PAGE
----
Australia: Australian military aircraft targeted with lasers during South China Sea flights - - PressFrom - Australia
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AustraliaAustralian military aircraft targeted with lasers during South China Sea flights

20:26  28 may  2019
20:26  28 may  2019 Source:   abc.net.au

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Australian military officials believe laser attacks on Navy helicopter pilots during exercises in the South China Sea came from fishing boats, though it is not yet confirmed if the vessels were Chinese flagged.

Control of the South China Sea is one of the most contentious and explosive diplomatic issues in East Asia. For centuries, various regional powers have laid The US has grown © Provided by ABC News Australian pilots of MHR-90 helicopters were targeted with lasers during South China Sea flights .

Chinese maritime militia vessels are believed responsible for a series of laser attacks on Australian navy pilots during a recent voyage through the hotly contested South China Sea.

Australian military aircraft targeted with lasers during South China Sea flights© Provided by ABC News Australian pilots of MHR-90 helicopters were targeted with lasers during South China Sea flights. Defence sources have confirmed helicopters were targeted during night flights, forcing the pilots to temporarily return to their ship for medical check-ups.

The incidents occurred as Australian warships were completing Indo-Pacific Endeavour 2019, an ADF regional engagement mission which wrapped up this week.

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Australian military helicopters were targeted with lasers during operations in the South China Sea this month.

The Australian National University maritime law expert Don Rothwell noted this was the first time the Australian military had been the target of lasers . “They effectively view the South China Sea as being a Chinese lake enclosed within the nine dash line. Any foreign military activity … [is] seen to

Australian military aircraft targeted with lasers during South China Sea flights
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This week the ABC revealed the Australian Task Group had been closely followed earlier this month by Chinese warships as they travelled between Vietnam and Singapore through the South China Sea.

Australian military officials believe the laser attacks on the navy helicopters came from fishing boats, but it has not yet been formally confirmed if the vessels were Chinese flagged.

Beijing maintains a robust maritime militia in the South China Sea composed of fishing vessels equipped to carry out missions just short of combat.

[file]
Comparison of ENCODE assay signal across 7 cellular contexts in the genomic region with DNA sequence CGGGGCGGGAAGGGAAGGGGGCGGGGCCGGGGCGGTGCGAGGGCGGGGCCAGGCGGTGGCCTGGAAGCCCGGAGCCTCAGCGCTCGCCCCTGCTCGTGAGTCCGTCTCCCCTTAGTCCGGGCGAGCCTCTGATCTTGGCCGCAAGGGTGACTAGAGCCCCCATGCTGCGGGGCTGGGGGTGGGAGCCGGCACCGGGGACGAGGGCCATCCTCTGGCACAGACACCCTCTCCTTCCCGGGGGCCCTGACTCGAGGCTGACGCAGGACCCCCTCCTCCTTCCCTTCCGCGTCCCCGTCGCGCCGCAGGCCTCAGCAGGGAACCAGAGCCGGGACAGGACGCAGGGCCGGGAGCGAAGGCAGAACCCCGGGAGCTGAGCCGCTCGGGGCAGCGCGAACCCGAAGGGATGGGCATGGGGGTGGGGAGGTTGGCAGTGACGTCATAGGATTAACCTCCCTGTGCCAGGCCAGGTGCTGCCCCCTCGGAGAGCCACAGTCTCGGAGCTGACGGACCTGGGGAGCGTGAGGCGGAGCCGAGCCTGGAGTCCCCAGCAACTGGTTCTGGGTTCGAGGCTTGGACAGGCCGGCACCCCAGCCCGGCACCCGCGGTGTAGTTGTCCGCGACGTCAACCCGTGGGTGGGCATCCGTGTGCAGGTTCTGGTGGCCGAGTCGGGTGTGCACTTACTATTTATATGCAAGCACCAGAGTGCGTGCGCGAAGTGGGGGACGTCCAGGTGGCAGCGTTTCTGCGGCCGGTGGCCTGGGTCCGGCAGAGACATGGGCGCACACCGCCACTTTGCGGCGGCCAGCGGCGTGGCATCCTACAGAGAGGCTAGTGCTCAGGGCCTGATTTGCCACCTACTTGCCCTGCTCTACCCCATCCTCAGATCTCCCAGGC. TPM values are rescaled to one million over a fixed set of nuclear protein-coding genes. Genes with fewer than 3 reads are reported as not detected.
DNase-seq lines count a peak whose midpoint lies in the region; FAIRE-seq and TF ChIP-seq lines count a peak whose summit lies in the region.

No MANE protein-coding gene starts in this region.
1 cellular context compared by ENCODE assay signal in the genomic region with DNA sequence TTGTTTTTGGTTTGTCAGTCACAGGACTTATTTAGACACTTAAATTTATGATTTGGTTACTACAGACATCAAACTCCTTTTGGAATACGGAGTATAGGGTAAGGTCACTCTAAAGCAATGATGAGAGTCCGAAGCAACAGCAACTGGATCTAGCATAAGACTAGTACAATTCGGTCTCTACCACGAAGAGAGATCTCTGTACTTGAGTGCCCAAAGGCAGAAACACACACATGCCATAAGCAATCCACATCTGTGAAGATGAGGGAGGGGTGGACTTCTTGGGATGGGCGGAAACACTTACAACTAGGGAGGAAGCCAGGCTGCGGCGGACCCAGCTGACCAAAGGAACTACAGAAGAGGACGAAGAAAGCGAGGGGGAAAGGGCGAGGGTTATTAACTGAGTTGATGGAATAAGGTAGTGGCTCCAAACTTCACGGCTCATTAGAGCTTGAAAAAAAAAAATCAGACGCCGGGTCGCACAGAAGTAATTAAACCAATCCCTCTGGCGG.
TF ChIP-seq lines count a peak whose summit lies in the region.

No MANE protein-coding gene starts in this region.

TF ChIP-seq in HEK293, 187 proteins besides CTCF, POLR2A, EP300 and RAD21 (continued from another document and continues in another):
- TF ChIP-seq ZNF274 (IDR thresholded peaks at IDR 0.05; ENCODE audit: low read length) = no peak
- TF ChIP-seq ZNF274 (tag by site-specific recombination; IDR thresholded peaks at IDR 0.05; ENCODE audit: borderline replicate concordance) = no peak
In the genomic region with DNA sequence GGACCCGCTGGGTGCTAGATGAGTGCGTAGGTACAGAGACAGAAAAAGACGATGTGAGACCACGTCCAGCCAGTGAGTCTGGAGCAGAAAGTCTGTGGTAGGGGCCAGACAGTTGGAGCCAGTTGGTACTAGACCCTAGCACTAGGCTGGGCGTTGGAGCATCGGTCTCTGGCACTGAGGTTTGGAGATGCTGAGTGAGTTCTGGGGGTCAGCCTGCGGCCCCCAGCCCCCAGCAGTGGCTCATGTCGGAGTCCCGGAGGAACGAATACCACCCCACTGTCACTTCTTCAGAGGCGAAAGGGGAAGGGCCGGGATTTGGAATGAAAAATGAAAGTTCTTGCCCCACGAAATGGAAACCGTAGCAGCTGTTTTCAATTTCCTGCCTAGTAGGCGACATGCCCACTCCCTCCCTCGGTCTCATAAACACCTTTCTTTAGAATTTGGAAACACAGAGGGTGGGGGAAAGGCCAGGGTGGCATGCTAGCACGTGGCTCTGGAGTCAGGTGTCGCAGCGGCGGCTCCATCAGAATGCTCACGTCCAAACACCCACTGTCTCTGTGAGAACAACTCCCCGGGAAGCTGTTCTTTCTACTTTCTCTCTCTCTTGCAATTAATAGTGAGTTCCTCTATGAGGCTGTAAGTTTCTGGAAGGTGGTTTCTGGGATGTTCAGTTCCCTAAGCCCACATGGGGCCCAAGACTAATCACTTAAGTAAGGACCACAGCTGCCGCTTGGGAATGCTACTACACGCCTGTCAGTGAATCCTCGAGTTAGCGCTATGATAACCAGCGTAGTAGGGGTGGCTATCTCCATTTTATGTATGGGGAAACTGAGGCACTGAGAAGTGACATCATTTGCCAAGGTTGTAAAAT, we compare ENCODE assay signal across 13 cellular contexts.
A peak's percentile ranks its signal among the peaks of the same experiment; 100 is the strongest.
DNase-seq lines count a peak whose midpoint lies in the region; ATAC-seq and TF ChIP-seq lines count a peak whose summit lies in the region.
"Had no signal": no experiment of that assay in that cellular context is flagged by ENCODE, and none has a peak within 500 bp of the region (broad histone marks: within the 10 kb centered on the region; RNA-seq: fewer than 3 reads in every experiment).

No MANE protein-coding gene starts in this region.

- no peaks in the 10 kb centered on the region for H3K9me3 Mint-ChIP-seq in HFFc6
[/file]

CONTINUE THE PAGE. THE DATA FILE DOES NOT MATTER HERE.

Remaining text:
The Australian Defence Department is yet to comment publicly, but similar incidents involving lasers and the Chinese military have also been reported as far away as Djibouti, where the US and China have bases.

Australian ships tailed by Chinese military in South China Sea

Australian ships tailed by Chinese military in South China Sea The ABC can reveal the Australians were closely tailed by the Chinese military earlier this month as they made their way towards Vietnam, and as the Task Group departed Cam Ranh port. "We were sensitive to all navy interactions, we train for that, we're aware of how they will behave and how we behave, so I had no extra worries about it at all, I was confident in the capabilities of the Royal Australian Navy and the ADF," Commodore Owen said. "They'll want to know who we are, where we're going and what our intentions are, and the Chinese were no different — they were friendly, they were professional.

Chinese maritime militia vessels are believed responsible for a series of laser attacks on Australian Navy pilots during a recent voyage through the hotly contested South China Sea . Defence sources have confirmed helicopters were targeted during night flights , forcing the pilots to temporarily return

Australian military aircraft targeted with lasers during South China Sea flights . Boeing subsidiary Tapestry Solutions has won a 10-year contract worth up to 9 million from the US Air Force (USAF) to provide Weapon Planning Software for the service’s combat aircraft .

Last year, the US complained to China after lasers were directed at aircraft in the Horn of Africa nation that resulted in minor injuries to two American pilots.

Following reports last year of a series of laser attacks on US aircraft in the Pacific, the Australian Defence Department publicly condemned the practice.

"The Australian Government would view reports of military aircraft being targeted by lasers as an unwelcome and potentially dangerous development," a Defence spokesperson told the ABC in July 2018.

Beijing has routinely denied any involvement in laser attacks on US aircraft, but this is the first publicised incident to have targeted Australian personnel.

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